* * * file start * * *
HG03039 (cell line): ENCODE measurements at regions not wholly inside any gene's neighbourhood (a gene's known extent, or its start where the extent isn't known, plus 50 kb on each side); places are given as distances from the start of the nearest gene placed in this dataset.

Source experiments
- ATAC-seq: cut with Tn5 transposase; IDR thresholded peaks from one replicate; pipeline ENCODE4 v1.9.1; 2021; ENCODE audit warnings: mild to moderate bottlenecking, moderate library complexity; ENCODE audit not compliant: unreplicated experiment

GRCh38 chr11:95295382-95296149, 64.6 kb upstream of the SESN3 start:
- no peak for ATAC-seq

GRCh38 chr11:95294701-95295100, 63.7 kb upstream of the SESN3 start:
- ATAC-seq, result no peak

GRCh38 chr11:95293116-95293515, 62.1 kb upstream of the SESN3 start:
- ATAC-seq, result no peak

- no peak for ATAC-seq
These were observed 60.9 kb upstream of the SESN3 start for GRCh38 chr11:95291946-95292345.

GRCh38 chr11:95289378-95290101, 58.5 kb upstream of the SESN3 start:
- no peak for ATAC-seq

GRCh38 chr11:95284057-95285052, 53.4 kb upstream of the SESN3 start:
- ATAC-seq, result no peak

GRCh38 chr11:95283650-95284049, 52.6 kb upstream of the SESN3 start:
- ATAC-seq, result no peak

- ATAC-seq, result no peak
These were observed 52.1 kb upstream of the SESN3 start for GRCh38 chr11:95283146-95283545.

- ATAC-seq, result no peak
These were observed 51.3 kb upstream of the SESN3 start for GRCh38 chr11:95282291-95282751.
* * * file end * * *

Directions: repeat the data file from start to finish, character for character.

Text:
HG03039 (cell line): ENCODE measurements at regions not wholly inside any gene's neighbourhood (a gene's known extent, or its start where the extent isn't known, plus 50 kb on each side); places are given as distances from the start of the nearest gene placed in this dataset.

Source experiments
- ATAC-seq: cut with Tn5 transposase; IDR thresholded peaks from one replicate; pipeline ENCODE4 v1.9.1; 2021; ENCODE audit warnings: mild to moderate bottlenecking, moderate library complexity; ENCODE audit not compliant: unreplicated experiment

GRCh38 chr11:95295382-95296149, 64.6 kb upstream of the SESN3 start:
- no peak for ATAC-seq

GRCh38 chr11:95294701-95295100, 63.7 kb upstream of the SESN3 start:
- ATAC-seq, result no peak

GRCh38 chr11:95293116-95293515, 62.1 kb upstream of the SESN3 start:
- ATAC-seq, result no peak

- no peak for ATAC-seq
These were observed 60.9 kb upstream of the SESN3 start for GRCh38 chr11:95291946-95292345.

GRCh38 chr11:95289378-95290101, 58.5 kb upstream of the SESN3 start:
- no peak for ATAC-seq

GRCh38 chr11:95284057-95285052, 53.4 kb upstream of the SESN3 start:
- ATAC-seq, result no peak

GRCh38 chr11:95283650-95284049, 52.6 kb upstream of the SESN3 start:
- ATAC-seq, result no peak

- ATAC-seq, result no peak
These were observed 52.1 kb upstream of the SESN3 start for GRCh38 chr11:95283146-95283545.

- ATAC-seq, result no peak
These were observed 51.3 kb upstream of the SESN3 start for GRCh38 chr11:95282291-95282751.